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Medindia in the News...

Doctor in the Net

From Business Line - The Hindu,3 December 1998
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E-mail has indeed revolutionized the world of communications and totally changed the way people relate to business associates, loved ones and friends. Having already become a way of life in corporate America; according to one study, there are over 79 million Internet users over the age of 16 years in the US and Canada, e-mail is now slowly capturing the imagination of American doctors.
An editorial in a recent issue of the Journal of the American Medical Association noted that the e-mail is yet to fire the imagination of many medical practitioners in the US, though nine out of 10 doctors have access to computers in their medical practice. The numbers are even smaller about 1-2% of the 6,00,000 doctors in the country- when it comes to using the e-mail for communicating with patients.
But the numbers are rapidly increasing and the article estimates that within the next two years, 10 percent of physicians will use e-mail to keep in touch with their patients.
Taking the same concept to Indian doctors and their patients, e-mail and the internet are yet to really get into the larger picture of medical India. Though the path ahead may be much slower than that in a developed country such as the US, efforts are already on in this direction.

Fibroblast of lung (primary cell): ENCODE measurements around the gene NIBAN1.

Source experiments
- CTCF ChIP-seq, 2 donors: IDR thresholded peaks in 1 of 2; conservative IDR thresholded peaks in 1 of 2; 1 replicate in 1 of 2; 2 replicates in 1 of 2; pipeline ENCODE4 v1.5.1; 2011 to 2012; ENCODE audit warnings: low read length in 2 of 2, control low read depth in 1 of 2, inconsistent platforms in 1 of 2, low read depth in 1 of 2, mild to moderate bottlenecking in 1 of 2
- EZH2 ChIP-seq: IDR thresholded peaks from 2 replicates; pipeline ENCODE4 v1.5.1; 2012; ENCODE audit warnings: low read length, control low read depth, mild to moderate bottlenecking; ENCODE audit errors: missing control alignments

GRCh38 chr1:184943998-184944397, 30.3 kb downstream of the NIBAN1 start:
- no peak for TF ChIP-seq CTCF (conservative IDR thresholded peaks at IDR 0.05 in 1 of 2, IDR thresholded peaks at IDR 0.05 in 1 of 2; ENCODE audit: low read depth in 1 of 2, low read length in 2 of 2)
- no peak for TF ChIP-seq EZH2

The Medical Computer Society of India (MCSI), set up in Chennai over a year ago by Dr.Sunil Shroff, a consultant  urologist and transplant surgeon at the Sri Ramachandra Medical Hospital, to facilitate the use of the Internet by Indian doctors in the treatment of their patients, today, regularly receives letters from patients and doctors about various medical problems.
The MCSI either directs these letters to the appropriate doctors or puts them up on its site www.hostindia.com/mcsi in an area called "Can you Help" and awaits a response, which is then redirected. The MCSI site has over 400 pages of comprehensive medical information.
A recent article in The Los Angles Times described how some people in the US, who live two to three hours' drive away from their medical consultants,are now opting to get their non-urgent medical problems sorted out through e-mail consultations with the specialists.
"Doctor-patient e-mail is an idea whose time has come, and several consumers are driving the trend", says Dr.Tom Ferguson, a self-care advocate who publishes the Ferguson Report, a newsletter about online health information, based in Austin, Texas.
"Not everyone embraces this new concept. It puts off some patients who consider it too impersonal. And some doctors and their lawyers worry about e-mail being used against them in malpractice cases...Convenience is the main attraction of the e-mail " says the article.
The article quotes another doctor as saying that he fielded questions over the e-mail on prescription drugs, side-effects, health insurance and surgery preparation. He sometimes downloads patients' CAT scans to educate them about their medical condition or with permission, sends consultation report to referring doctors. "Patients tend to get to the point faster in e-mail than over the telephone, and with e-mail, patients also can ask questions they forgot to ask or did not have time to ask before the doctor whisked them out of the exam room".Adds the consultant.
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